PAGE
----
Sandhills NC
    I can't use the whole thing as a coop. As we use it for the tractor and the wood.

    I know I am making it complicated. I am picky like that. lol I just want it as perfect as possible before I bring any home. I just have a lot of things in my way before that happens.

    They won't range on the lower property without me with them. Once I get the other fence up they will have all around the house.

    And thank you Warden for the compliment. [​IMG] It really is pretty during the summer with everything in bloom and green.
     
    Last edited: Jan 11, 2010
  7. gsim

    gsim Chillin' With My Peeps

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    Jun 18, 2009
    East Tennessee
    Nice looking piece of land. Very level and so easy to do things with it.

    If you are fencing the yard, you might consider doing a 6 ft welded wire fence around the whole place and put a fence-charger on it. Have to have a clear strip of grass on outside all the way around that to keep weeds/vines off of the hot wires. You will get no climbing predators and only have to worry about airborne predators. Should also take steps to deter tunneling preds. Would be good to also put 2 ft tall roll of chicken wire around the whole thing at ground level to deter smaller preds. If free-ranging, be prepared for lots of poop where you do not want it and lots of ripping and digging where you do not want it too. That and predator losses go with that territory.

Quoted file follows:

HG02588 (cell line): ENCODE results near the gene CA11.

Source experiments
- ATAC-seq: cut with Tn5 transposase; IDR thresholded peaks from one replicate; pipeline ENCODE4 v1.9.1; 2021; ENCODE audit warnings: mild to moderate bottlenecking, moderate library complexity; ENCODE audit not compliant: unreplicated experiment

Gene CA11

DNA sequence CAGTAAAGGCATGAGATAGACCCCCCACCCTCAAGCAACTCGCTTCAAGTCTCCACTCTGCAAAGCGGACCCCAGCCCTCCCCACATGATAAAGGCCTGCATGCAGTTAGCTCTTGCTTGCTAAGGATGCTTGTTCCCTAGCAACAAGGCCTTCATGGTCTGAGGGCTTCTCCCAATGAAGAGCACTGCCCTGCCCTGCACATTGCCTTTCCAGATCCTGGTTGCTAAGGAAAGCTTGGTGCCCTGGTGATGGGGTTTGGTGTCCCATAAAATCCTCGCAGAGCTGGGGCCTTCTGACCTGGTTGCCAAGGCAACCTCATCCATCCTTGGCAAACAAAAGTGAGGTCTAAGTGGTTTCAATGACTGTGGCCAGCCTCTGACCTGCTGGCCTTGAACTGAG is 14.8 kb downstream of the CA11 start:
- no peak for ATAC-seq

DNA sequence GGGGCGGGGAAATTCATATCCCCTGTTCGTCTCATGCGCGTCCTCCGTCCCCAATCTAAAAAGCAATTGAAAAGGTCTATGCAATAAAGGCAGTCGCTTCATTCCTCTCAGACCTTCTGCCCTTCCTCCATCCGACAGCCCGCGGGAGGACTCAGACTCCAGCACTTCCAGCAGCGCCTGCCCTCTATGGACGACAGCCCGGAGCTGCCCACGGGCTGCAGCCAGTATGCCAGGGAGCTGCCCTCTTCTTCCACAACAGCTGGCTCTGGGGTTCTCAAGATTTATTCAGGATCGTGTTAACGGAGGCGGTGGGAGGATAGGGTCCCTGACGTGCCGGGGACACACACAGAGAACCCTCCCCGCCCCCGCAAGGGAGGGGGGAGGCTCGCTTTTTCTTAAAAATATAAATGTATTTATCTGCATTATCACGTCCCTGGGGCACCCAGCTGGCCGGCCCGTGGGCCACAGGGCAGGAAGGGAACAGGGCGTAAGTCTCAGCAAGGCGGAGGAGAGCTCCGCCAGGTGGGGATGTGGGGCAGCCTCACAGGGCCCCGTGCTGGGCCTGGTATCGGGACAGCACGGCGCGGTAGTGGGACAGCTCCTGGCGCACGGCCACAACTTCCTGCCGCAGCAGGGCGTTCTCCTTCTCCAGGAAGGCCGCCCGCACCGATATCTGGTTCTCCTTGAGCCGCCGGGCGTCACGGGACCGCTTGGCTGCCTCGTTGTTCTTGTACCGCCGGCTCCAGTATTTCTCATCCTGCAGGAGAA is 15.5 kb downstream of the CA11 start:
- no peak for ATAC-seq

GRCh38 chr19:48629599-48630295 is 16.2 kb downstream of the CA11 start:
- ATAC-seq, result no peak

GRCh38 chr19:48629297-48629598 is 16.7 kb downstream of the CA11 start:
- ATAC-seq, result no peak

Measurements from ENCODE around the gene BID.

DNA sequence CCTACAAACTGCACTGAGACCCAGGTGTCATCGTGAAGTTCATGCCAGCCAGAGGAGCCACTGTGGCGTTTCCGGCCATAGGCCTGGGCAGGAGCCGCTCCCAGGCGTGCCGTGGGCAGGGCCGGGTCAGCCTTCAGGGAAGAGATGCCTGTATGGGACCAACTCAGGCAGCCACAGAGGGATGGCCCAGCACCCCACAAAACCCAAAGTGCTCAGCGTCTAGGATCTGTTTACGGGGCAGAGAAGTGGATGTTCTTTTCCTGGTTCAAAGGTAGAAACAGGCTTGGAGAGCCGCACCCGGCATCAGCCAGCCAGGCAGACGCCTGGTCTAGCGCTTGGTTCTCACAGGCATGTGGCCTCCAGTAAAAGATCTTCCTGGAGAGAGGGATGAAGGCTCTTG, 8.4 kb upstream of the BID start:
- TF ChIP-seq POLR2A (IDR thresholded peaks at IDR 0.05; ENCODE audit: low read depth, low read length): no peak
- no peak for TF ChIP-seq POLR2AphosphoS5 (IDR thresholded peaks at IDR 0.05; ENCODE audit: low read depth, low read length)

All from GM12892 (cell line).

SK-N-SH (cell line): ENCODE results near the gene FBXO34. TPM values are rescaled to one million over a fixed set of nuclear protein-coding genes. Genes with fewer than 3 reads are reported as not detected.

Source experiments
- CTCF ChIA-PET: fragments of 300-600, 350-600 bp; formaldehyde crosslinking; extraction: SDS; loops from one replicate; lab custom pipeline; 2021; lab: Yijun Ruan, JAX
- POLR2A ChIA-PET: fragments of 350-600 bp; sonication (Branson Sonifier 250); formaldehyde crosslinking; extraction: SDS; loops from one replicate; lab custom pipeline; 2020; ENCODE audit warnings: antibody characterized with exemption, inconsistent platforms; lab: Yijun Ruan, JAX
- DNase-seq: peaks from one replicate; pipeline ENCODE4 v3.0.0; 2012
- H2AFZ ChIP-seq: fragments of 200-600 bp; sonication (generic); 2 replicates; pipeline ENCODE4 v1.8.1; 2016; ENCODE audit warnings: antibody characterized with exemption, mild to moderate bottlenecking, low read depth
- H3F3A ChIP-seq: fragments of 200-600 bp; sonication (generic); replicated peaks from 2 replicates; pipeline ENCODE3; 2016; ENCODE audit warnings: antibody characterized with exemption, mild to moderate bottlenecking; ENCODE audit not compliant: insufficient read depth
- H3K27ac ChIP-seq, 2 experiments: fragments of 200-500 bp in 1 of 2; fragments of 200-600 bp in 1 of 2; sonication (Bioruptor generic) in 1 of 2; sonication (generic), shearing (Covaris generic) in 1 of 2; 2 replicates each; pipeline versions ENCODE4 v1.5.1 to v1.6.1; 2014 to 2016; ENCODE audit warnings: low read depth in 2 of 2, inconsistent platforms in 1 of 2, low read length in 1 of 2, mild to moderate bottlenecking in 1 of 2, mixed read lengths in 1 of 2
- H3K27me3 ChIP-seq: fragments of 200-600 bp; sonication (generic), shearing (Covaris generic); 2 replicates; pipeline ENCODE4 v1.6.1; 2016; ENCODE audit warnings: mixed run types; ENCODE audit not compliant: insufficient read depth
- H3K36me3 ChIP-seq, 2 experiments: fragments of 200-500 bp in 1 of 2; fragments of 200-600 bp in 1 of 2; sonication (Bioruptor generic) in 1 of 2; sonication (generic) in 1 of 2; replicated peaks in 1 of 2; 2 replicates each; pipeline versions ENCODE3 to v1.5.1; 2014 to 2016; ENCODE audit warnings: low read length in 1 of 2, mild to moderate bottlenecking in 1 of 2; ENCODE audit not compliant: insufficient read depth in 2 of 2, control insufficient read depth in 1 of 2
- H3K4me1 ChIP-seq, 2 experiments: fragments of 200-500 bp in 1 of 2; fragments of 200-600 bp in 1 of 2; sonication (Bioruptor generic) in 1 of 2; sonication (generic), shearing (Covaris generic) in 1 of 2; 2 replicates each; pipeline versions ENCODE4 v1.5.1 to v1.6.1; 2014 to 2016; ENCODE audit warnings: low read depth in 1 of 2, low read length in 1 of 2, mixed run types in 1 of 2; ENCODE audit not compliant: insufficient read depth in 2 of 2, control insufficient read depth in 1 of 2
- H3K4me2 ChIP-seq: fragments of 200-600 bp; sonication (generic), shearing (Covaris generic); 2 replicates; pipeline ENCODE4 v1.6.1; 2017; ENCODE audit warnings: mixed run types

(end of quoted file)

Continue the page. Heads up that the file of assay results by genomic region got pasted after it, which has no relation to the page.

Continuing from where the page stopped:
Since you have so much room, may be that a really oversized run would let the chooks have a lot of space to have a good happy daily life and still keep them away from where you do not want them? I have 24 (too many) and am glad we did it that way. We did a 2,000 sq ft run. If not, they would be up here crapping on our patios, sidewalks, porches, deck chairs and tables, and rooting up my landscaping.[​IMG]